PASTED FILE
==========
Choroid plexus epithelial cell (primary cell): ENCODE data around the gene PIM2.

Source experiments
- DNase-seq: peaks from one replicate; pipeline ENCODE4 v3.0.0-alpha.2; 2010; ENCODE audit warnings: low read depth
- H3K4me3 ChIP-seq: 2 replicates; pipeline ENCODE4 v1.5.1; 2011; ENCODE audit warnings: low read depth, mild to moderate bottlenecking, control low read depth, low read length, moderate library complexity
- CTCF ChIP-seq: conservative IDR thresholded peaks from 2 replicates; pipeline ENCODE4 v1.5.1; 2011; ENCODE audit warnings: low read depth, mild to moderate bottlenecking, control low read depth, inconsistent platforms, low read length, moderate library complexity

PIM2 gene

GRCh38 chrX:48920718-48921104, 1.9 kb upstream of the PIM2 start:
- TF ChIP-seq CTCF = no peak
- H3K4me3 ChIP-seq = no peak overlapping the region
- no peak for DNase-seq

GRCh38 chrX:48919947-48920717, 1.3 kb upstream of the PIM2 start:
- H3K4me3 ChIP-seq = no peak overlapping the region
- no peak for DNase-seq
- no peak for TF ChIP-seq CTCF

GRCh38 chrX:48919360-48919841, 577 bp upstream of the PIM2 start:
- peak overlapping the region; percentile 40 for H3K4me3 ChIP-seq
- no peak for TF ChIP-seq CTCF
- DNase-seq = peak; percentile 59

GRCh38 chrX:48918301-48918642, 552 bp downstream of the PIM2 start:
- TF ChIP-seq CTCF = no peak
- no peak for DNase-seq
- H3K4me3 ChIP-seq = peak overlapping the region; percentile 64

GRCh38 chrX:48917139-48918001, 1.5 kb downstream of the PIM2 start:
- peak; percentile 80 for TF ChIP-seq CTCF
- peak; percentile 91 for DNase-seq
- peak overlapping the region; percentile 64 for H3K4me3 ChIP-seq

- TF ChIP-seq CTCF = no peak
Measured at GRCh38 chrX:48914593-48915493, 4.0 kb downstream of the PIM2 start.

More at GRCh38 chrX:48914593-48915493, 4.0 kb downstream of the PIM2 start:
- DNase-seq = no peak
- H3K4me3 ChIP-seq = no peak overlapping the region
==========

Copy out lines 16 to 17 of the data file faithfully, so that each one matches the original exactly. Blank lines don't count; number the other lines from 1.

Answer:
- peak overlapping the region; percentile 40 for H3K4me3 ChIP-seq
- no peak for TF ChIP-seq CTCF